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human activity and the destruction of the planet


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European Environmental Agency’s report shows EU greenhouse gas emissions continue to fall

https://www.theguardian.com/world/2020/may/29/eus-greenhouse-gas-emissions-continue-to-fall-as-coal-ditched

drax power station hero pic

Greenhouse gas emissions in the EU continued their fall in 2018, the latest year for which comprehensive data is available, according to a new report from Europe’s environment watchdog.

Emissions fell by 2.1% compared with 2017, to a level 23% lower than in 1990, the baseline for the bloc’s emission cuts under the UN’s climate agreements. If the UK is excluded, the decline since 1990 was smaller, standing at 20.7%.

Greenhouse gas emissions in the EU continued their fall in 2018, the latest year for which comprehensive data is available, according to a new report from Europe’s environment watchdog.

Emissions fell by 2.1% compared with 2017, to a level 23% lower than in 1990, the baseline for the bloc’s emission cuts under the UN’s climate agreements. If the UK is excluded, the decline since 1990 was smaller, standing at 20.7%.

However, emissions must be brought down much further and faster to satisfy the EU’s obligations under the Paris agreement, campaigners said. Annual falls of about 7% are estimated to be needed to keep global heating within the Paris upper limit of 2C above pre-industrial levels.

The economic turmoil and disruption caused by the coronavirus is likely to result in a short-term drop in emissions, as it has so far this year across the world, but the longer-term impact is unknown.

Green groups urged governments to link the recovery from the coronavirus with the need to reduce carbon, ahead of the Cop26 talks, and said the year’s delay must not be allowed to slow down action on the climate crisis.

“A 2.1% emissions drop isn’t nearly enough to avert massive climate breakdown, and we absolutely cannot lose sight of the urgency of this task,” said Aaron Kiely, a campaigner at Friends of the Earth. “Postponement of the climate talks cannot come at the cost of international climate action – it doesn’t give governments a get-out clause from their international responsibilities. There is a way out of both [the climate and coronavirus] crises if we collaborate, listen to the science, and stop losing time.”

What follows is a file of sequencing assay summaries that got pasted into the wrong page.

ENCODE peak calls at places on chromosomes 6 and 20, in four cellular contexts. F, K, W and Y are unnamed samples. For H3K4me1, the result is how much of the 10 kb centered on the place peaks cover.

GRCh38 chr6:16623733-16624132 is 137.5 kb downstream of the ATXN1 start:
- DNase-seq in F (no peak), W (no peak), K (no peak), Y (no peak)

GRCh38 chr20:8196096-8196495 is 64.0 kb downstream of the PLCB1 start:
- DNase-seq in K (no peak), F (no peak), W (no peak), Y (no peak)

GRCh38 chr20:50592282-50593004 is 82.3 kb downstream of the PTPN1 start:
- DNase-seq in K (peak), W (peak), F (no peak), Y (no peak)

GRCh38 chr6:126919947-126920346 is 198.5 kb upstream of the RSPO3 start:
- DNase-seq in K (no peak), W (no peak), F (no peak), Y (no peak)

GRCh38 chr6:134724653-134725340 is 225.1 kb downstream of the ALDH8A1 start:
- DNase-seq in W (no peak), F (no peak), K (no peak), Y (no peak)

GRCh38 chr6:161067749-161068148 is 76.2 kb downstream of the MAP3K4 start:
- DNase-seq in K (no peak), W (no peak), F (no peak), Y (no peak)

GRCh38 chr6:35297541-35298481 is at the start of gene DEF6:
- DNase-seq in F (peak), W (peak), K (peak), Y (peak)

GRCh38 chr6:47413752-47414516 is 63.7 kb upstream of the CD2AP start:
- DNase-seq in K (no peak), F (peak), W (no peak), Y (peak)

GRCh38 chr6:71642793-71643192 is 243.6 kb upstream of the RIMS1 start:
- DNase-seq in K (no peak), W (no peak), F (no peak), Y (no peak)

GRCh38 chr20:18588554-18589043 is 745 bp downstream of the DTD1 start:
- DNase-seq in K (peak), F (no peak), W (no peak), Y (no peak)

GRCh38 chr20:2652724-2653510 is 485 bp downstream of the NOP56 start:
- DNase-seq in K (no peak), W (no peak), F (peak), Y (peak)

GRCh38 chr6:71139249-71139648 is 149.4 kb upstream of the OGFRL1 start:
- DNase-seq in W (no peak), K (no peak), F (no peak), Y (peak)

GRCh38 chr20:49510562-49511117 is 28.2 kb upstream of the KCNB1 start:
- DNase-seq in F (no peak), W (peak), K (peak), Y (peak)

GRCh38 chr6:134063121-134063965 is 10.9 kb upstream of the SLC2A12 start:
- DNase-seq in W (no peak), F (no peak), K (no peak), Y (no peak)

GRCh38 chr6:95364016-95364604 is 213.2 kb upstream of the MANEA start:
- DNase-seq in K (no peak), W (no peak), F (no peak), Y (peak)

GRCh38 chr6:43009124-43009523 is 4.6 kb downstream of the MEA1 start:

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Open letter from World Health leaders to G20 leaders states that addressing climate change is key to a global revival

https://www.theguardian.com/environment/2020/may/26/world-health-leaders-urge-green-recovery-from-coronavirus-crisis

Doctors and medical professionals from around the globe have called on world leaders to ensure there is a green recovery from the coronavirus crisis which takes account of air pollution and climate breakdown.

More than 200 organisations representing at least 40 million health workers – making up about half of the global medical workforce – have signed an open letter to the G20 leaders and their chief medical advisers, pointing to the 7 million premature deaths to which air pollution contributes each year around the world.

Chief medical officers and chief scientific advisers must be directly involved in designing the stimulus packages now under way, the letter urges, in order to ensure they include considerations of public health and environmental concerns. They say public health systems should be strengthened, and they warn of how environmental degradation could help to unleash future diseases.

The signatories also want reforms to fossil fuel subsidies, with public support shifted towards renewable energy, which they say would make for cleaner air, cut greenhouse gas emissions and help to spur economic growth of nearly $100tn in the next three decades.

In the letter, the health professionals link air pollution and fragile public health systems with the impacts of the virus, saying air pollution “was already weakening our bodies”, exacerbating the impact of the disease.

Better preparation could have reduced the impacts from the Covid-19 pandemic, according to the letter. “We must learn from these mistakes and come back stronger, healthier and more resilient,” they write.

Better preparation could have reduced the impacts from the Covid-19 pandemic, according to the letter. “We must learn from these mistakes and come back stronger, healthier and more resilient,” they write.

Studies have suggested that air pollution may play a role in worsening Covid-19 symptoms or increasing mortality, though scientists also say it is too early to draw hard conclusions about the full impacts. The clearing skies that have accompanied lockdown in many countries are under threat, however, as industrial activity resumes without new safeguards.

Last week a comprehensive study found daily carbon dioxide emissions around the world had fallen by about 17% as a result of the lockdowns, and that if normal activity resumed there would be only about a 4% fall for the full year, compared with last year. Such a fall would make little difference in the climate crisis.

The signatories include the World Medical Association, the International Council of Nurses, the Commonwealth Nurses and Midwives Federation, the World Organization of Family Doctors and the World Federation of Public Health Associations, as well as thousands of individual health professionals.

The letter has been sent to all G20 leaders, including Boris Johnson, Angela Merkel and Xi Jinping, who are under pressure to approve a green recovery, as well as those who have been criticised for a lax approach to the crisis or for using it to weaken environmental protections, including Donald Trump, Vladimir Putin and Jair Bolsonaro.



 


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“Planet of the Humans” removed from youtube